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a particular kind of hell

February 22, 2009

She would go slow, but the truth is she can make it the whole way like that.  She had already decided how she was going to live, and if it seemed like she just wanted to get it over with, then that was fine because she had her own justifications and they made a lot of sense to her.

Hate is a cheap high.  To name your dislike gives off a certain kind of energy, like love, only 10 times easier, and five times less interesting.  As soon as I realized that no one was going to carry my emotional burdens for me I felt very alone.  Feeling bad is all fine and good, but no one will ever care about how you feel as much as you want them to, and the only person whose thoughts you always occupy are your own.     

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2 Comments leave one →
  1. Kent McMIllan permalink
    February 23, 2009 4:51 am

    To name your dislike gives off a certain kind of energy, like love, only 10 times easier, and five times less interesting.

    Is that really true? Really? My own experience is that pronounced dislikes require lots of energy to maintain, particularly when they have to be held in the face of contrary evidence.

    I mean, an intense dislike pretty much has to extend to everything connected with the object in question, doesn’t it? Those connections themselves link to other things. Next thing you know, a person finds herself hating kittens or orange juice if that was where the wiring ran.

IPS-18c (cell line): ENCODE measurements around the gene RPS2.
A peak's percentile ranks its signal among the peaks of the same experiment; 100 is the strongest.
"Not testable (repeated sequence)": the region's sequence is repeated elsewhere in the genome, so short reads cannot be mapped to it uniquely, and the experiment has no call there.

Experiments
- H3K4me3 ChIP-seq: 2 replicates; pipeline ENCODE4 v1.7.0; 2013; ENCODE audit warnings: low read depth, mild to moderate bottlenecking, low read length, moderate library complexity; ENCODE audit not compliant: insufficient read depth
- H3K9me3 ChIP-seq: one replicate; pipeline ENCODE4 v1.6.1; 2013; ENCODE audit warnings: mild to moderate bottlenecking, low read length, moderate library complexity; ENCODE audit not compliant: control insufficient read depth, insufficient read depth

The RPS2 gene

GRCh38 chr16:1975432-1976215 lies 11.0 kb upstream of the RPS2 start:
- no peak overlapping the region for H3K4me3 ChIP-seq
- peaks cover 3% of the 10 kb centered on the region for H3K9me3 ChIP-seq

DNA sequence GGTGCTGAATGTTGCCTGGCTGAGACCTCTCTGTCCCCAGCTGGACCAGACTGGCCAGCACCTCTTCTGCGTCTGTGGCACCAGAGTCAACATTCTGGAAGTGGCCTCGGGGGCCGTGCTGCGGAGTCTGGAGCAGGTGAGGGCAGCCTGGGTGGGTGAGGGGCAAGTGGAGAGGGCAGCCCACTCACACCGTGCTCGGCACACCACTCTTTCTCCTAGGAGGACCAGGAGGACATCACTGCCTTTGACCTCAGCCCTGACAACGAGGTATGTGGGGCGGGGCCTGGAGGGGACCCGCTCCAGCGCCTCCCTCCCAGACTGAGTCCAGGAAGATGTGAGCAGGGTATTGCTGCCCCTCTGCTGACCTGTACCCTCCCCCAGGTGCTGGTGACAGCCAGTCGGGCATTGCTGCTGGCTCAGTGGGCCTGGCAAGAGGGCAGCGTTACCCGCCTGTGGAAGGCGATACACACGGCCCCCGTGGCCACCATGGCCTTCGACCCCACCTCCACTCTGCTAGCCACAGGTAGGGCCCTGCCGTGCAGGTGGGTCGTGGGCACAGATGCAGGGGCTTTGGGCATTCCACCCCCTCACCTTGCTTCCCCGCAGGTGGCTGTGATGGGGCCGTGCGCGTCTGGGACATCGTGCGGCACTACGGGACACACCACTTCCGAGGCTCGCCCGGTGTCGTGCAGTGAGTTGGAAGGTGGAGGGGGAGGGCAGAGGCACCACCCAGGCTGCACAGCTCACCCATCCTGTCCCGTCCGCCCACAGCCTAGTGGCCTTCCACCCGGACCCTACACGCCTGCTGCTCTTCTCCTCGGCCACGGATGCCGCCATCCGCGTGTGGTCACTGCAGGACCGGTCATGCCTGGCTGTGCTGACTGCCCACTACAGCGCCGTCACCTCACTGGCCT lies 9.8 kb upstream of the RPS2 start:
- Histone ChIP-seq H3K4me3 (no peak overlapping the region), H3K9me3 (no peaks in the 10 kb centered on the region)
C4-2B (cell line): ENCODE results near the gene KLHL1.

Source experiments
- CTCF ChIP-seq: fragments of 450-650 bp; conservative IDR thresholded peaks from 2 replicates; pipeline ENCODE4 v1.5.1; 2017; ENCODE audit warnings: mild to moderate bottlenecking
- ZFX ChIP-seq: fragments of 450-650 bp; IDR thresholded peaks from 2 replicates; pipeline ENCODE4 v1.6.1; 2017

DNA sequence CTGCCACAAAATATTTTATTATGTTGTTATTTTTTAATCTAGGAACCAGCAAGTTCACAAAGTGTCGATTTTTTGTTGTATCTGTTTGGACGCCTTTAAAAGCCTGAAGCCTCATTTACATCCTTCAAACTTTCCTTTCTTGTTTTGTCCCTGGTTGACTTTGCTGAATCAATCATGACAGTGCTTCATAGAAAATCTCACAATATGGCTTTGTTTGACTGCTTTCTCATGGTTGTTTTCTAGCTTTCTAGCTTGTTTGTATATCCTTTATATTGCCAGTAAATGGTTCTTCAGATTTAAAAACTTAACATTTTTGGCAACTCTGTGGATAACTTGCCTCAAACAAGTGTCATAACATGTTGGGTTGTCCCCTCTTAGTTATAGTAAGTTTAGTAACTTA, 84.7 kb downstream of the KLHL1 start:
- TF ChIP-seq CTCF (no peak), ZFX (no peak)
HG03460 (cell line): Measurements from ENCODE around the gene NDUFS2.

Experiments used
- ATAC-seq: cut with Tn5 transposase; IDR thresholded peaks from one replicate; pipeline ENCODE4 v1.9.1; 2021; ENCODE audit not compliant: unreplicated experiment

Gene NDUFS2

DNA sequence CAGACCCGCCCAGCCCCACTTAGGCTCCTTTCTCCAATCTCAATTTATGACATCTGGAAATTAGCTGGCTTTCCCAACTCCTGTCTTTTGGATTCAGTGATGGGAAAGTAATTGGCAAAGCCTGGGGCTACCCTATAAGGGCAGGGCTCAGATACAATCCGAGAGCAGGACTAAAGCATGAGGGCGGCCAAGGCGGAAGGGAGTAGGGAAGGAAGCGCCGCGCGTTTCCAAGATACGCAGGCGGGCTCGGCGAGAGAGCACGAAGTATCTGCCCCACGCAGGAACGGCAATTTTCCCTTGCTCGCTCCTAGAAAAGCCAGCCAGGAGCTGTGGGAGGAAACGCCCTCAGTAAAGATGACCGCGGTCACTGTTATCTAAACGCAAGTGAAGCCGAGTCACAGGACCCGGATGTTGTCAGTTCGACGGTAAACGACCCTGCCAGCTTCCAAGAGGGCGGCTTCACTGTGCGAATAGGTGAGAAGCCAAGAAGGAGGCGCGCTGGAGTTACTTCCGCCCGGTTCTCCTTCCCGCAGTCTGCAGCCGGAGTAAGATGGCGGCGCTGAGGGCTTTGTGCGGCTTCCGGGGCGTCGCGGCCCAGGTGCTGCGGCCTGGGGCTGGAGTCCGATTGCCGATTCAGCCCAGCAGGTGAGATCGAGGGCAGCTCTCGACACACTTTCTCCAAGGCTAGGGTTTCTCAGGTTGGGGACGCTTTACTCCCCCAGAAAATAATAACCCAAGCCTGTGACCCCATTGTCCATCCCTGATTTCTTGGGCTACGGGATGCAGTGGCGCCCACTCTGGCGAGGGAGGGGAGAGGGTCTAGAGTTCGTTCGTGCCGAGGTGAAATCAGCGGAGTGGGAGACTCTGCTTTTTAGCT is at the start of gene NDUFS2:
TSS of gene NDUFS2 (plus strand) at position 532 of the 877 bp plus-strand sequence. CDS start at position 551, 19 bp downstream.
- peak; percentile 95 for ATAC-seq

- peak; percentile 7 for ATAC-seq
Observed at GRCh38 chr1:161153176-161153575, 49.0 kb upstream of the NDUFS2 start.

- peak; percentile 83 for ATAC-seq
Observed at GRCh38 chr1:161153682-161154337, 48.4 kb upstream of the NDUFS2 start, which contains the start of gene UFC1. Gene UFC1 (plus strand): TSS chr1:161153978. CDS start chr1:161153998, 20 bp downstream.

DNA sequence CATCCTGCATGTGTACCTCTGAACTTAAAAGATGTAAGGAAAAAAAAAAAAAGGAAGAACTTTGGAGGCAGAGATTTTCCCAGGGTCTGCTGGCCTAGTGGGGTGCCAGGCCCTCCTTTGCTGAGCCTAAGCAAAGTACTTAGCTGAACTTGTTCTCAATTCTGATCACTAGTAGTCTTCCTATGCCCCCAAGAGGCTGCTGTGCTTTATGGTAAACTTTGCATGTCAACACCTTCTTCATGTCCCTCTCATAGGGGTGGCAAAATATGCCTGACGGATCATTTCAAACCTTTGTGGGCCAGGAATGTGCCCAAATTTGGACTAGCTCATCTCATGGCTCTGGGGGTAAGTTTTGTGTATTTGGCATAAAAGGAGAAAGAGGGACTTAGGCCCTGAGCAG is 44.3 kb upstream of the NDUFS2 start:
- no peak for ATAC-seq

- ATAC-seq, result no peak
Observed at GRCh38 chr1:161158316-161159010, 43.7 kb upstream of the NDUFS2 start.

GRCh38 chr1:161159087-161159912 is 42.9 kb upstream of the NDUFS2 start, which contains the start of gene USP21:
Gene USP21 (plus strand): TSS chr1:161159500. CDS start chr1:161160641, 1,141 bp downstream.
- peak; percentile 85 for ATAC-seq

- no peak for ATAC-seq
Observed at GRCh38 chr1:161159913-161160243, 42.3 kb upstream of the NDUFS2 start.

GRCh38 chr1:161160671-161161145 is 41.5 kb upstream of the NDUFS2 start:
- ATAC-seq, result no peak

As soon as I realized that no one was going to carry my emotional burdens for me I felt very alone. Feeling bad is all fine and good, but no one will ever care about how you feel as much as you want them to, and the only person whose thoughts you always occupy are your own.

    Well, would any of really want someone else to take charge of our own emotional baggage. I mean, what if they lost it? Worse yet, what if they sold it on eBay?

    I can see it all now, there described by the seller, complete with photos of the contents and questions from interested buyers.

  2. Kent McMIllan permalink
    February 23, 2009 6:24 am

    You know, it seems to me that your post two days ago about the trolley arm on an electric bus slipping off the conductor contains both the problem and the solution. It’s just a hunch and mine are often wrong, but I’ll mention it anyway.

    The scene that you described was one that I would have gotten Edward Hopper to paint. It was the essential Hopper setting: two people in some semi-anonymous public place. He would have made it twilight, I’d think.

    We would see the overhead wires that mark the path that they and other passengers of the line are driven. They did not place the wires any more than any of us consciously choose our desires older than our ancestors.

    Their movement follows the arrow of the electricity flowing over their heads, unseen but present. So it is with the other currents that flow moving life along along ancient paths.

    And then there is an interruption and things come to a stop. Hopper probably wouldn’t paint the sparks between the trolley arm and the overhead lines, but they would be there as the arm is replaced and the motor turns and the bus moves again, following the wire.

    The electricity flows like some invisible river and river travel is for the patient.

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